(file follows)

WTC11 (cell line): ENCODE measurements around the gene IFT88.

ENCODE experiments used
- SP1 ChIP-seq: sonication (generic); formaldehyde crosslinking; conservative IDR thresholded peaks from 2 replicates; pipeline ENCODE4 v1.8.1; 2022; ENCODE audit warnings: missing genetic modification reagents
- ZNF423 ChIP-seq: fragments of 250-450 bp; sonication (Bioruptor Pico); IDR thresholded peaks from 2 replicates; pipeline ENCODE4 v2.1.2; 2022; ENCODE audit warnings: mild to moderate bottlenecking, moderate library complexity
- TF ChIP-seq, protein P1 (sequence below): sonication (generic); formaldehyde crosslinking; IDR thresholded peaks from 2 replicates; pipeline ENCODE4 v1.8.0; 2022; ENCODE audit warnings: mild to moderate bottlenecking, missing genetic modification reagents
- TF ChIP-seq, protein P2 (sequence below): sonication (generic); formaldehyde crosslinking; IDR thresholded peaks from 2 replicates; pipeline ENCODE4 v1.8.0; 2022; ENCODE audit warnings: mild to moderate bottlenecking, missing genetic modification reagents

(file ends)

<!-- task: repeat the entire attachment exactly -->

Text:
WTC11 (cell line): ENCODE measurements around the gene IFT88.

ENCODE experiments used
- SP1 ChIP-seq: sonication (generic); formaldehyde crosslinking; conservative IDR thresholded peaks from 2 replicates; pipeline ENCODE4 v1.8.1; 2022; ENCODE audit warnings: missing genetic modification reagents
- ZNF423 ChIP-seq: fragments of 250-450 bp; sonication (Bioruptor Pico); IDR thresholded peaks from 2 replicates; pipeline ENCODE4 v2.1.2; 2022; ENCODE audit warnings: mild to moderate bottlenecking, moderate library complexity
- TF ChIP-seq, protein P1 (sequence below): sonication (generic); formaldehyde crosslinking; IDR thresholded peaks from 2 replicates; pipeline ENCODE4 v1.8.0; 2022; ENCODE audit warnings: mild to moderate bottlenecking, missing genetic modification reagents
- TF ChIP-seq, protein P2 (sequence below): sonication (generic); formaldehyde crosslinking; IDR thresholded peaks from 2 replicates; pipeline ENCODE4 v1.8.0; 2022; ENCODE audit warnings: mild to moderate bottlenecking, missing genetic modification reagents